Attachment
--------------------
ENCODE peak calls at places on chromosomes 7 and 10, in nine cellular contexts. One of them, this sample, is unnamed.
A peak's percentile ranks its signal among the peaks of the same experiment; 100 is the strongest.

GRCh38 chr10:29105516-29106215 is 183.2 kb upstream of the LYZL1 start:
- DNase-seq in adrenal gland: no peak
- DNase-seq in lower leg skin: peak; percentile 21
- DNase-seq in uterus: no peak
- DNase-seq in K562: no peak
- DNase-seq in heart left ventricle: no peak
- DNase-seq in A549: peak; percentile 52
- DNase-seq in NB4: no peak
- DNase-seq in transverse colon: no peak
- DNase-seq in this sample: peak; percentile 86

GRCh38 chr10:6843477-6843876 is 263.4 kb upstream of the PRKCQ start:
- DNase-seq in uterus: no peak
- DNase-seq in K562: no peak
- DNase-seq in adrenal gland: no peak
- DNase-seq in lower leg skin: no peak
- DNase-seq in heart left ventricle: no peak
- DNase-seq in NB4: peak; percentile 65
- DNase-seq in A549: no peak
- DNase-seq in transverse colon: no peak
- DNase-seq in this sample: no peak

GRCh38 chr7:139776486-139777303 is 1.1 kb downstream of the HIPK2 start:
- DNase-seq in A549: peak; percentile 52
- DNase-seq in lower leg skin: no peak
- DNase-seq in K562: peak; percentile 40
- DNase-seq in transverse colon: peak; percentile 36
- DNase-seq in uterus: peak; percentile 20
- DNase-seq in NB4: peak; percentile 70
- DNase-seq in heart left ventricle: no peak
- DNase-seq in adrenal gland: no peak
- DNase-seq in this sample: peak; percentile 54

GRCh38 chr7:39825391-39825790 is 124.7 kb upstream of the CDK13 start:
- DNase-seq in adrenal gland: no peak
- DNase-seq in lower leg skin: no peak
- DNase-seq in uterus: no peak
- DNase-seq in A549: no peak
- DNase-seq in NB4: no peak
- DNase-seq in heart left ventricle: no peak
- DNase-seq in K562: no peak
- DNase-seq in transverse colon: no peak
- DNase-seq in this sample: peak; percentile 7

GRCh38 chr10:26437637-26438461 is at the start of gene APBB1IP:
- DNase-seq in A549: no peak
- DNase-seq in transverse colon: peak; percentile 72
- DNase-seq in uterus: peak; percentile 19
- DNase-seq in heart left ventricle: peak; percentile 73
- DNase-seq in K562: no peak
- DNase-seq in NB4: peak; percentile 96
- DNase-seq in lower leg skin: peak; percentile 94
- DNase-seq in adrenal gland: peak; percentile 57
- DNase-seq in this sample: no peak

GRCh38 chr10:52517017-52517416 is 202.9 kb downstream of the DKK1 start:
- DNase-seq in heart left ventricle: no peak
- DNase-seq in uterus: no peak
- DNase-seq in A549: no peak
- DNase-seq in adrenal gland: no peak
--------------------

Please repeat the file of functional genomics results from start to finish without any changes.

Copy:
ENCODE peak calls at places on chromosomes 7 and 10, in nine cellular contexts. One of them, this sample, is unnamed.
A peak's percentile ranks its signal among the peaks of the same experiment; 100 is the strongest.

GRCh38 chr10:29105516-29106215 is 183.2 kb upstream of the LYZL1 start:
- DNase-seq in adrenal gland: no peak
- DNase-seq in lower leg skin: peak; percentile 21
- DNase-seq in uterus: no peak
- DNase-seq in K562: no peak
- DNase-seq in heart left ventricle: no peak
- DNase-seq in A549: peak; percentile 52
- DNase-seq in NB4: no peak
- DNase-seq in transverse colon: no peak
- DNase-seq in this sample: peak; percentile 86

GRCh38 chr10:6843477-6843876 is 263.4 kb upstream of the PRKCQ start:
- DNase-seq in uterus: no peak
- DNase-seq in K562: no peak
- DNase-seq in adrenal gland: no peak
- DNase-seq in lower leg skin: no peak
- DNase-seq in heart left ventricle: no peak
- DNase-seq in NB4: peak; percentile 65
- DNase-seq in A549: no peak
- DNase-seq in transverse colon: no peak
- DNase-seq in this sample: no peak

GRCh38 chr7:139776486-139777303 is 1.1 kb downstream of the HIPK2 start:
- DNase-seq in A549: peak; percentile 52
- DNase-seq in lower leg skin: no peak
- DNase-seq in K562: peak; percentile 40
- DNase-seq in transverse colon: peak; percentile 36
- DNase-seq in uterus: peak; percentile 20
- DNase-seq in NB4: peak; percentile 70
- DNase-seq in heart left ventricle: no peak
- DNase-seq in adrenal gland: no peak
- DNase-seq in this sample: peak; percentile 54

GRCh38 chr7:39825391-39825790 is 124.7 kb upstream of the CDK13 start:
- DNase-seq in adrenal gland: no peak
- DNase-seq in lower leg skin: no peak
- DNase-seq in uterus: no peak
- DNase-seq in A549: no peak
- DNase-seq in NB4: no peak
- DNase-seq in heart left ventricle: no peak
- DNase-seq in K562: no peak
- DNase-seq in transverse colon: no peak
- DNase-seq in this sample: peak; percentile 7

GRCh38 chr10:26437637-26438461 is at the start of gene APBB1IP:
- DNase-seq in A549: no peak
- DNase-seq in transverse colon: peak; percentile 72
- DNase-seq in uterus: peak; percentile 19
- DNase-seq in heart left ventricle: peak; percentile 73
- DNase-seq in K562: no peak
- DNase-seq in NB4: peak; percentile 96
- DNase-seq in lower leg skin: peak; percentile 94
- DNase-seq in adrenal gland: peak; percentile 57
- DNase-seq in this sample: no peak

GRCh38 chr10:52517017-52517416 is 202.9 kb downstream of the DKK1 start:
- DNase-seq in heart left ventricle: no peak
- DNase-seq in uterus: no peak
- DNase-seq in A549: no peak
- DNase-seq in adrenal gland: no peak